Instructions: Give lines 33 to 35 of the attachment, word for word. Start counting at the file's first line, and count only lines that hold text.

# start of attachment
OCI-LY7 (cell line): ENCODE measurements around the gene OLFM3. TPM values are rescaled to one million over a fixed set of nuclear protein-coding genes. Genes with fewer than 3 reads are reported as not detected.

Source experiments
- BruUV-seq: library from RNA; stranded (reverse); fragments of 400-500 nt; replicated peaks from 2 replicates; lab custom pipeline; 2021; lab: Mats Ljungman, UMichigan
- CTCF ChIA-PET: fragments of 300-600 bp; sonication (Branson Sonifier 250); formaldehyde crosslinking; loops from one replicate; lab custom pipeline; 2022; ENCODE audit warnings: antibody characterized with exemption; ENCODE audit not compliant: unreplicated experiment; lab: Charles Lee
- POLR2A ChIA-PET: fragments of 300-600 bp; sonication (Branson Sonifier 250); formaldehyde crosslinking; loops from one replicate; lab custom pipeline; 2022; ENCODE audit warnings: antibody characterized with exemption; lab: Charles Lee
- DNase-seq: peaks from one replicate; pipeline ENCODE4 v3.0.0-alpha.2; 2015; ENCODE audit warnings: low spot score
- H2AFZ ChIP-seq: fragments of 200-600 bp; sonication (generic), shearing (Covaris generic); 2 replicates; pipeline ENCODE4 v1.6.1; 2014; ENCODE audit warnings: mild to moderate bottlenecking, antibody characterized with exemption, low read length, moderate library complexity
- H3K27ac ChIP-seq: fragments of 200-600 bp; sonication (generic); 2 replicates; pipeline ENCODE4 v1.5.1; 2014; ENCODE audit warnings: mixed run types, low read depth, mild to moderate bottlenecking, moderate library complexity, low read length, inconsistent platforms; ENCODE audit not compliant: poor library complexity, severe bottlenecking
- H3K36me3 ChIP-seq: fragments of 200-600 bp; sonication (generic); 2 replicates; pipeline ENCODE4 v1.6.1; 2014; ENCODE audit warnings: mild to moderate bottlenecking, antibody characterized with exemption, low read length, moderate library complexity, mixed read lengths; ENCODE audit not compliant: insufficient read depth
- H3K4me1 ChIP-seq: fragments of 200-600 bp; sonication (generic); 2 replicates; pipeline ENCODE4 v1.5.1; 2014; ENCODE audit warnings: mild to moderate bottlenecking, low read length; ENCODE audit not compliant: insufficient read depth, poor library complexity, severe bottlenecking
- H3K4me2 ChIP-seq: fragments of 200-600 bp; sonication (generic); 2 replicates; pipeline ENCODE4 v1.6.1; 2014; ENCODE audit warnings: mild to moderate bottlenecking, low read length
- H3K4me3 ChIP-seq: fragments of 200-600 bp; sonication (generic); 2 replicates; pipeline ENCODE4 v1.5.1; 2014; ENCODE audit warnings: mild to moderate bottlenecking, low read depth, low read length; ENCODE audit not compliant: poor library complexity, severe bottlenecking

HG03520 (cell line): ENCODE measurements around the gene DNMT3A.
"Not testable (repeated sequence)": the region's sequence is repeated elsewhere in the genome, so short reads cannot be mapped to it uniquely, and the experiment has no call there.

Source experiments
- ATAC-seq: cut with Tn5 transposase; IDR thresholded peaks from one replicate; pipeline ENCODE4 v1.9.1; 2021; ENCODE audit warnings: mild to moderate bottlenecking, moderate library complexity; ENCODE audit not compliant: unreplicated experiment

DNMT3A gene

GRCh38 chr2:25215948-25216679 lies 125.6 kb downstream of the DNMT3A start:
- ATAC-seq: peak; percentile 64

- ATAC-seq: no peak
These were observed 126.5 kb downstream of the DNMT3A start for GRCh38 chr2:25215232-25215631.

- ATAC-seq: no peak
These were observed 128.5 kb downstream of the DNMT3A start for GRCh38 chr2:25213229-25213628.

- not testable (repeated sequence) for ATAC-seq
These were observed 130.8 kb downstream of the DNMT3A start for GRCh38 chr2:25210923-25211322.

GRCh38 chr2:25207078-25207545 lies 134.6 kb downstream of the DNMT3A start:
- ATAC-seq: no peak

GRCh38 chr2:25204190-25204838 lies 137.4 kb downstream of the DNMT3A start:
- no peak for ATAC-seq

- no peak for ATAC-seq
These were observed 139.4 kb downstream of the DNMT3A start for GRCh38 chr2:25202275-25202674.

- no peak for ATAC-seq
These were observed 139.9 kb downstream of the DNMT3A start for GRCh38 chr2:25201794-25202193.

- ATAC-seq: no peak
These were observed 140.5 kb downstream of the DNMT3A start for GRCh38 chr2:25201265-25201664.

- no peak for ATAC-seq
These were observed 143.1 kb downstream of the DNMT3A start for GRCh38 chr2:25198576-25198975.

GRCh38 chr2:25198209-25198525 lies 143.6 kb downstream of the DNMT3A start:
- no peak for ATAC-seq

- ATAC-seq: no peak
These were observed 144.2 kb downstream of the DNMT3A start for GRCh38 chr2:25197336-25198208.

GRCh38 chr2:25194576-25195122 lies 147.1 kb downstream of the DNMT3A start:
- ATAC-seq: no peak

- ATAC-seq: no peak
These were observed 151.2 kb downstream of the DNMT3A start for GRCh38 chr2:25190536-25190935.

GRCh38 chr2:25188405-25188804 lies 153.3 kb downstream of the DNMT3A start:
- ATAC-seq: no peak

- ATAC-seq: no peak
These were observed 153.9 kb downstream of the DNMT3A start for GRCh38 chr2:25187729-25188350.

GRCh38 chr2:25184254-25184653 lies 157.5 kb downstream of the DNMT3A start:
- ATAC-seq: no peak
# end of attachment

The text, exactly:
These were observed 139.9 kb downstream of the DNMT3A start for GRCh38 chr2:25201794-25202193.

- ATAC-seq: no peak
These were observed 140.5 kb downstream of the DNMT3A start for GRCh38 chr2:25201265-25201664.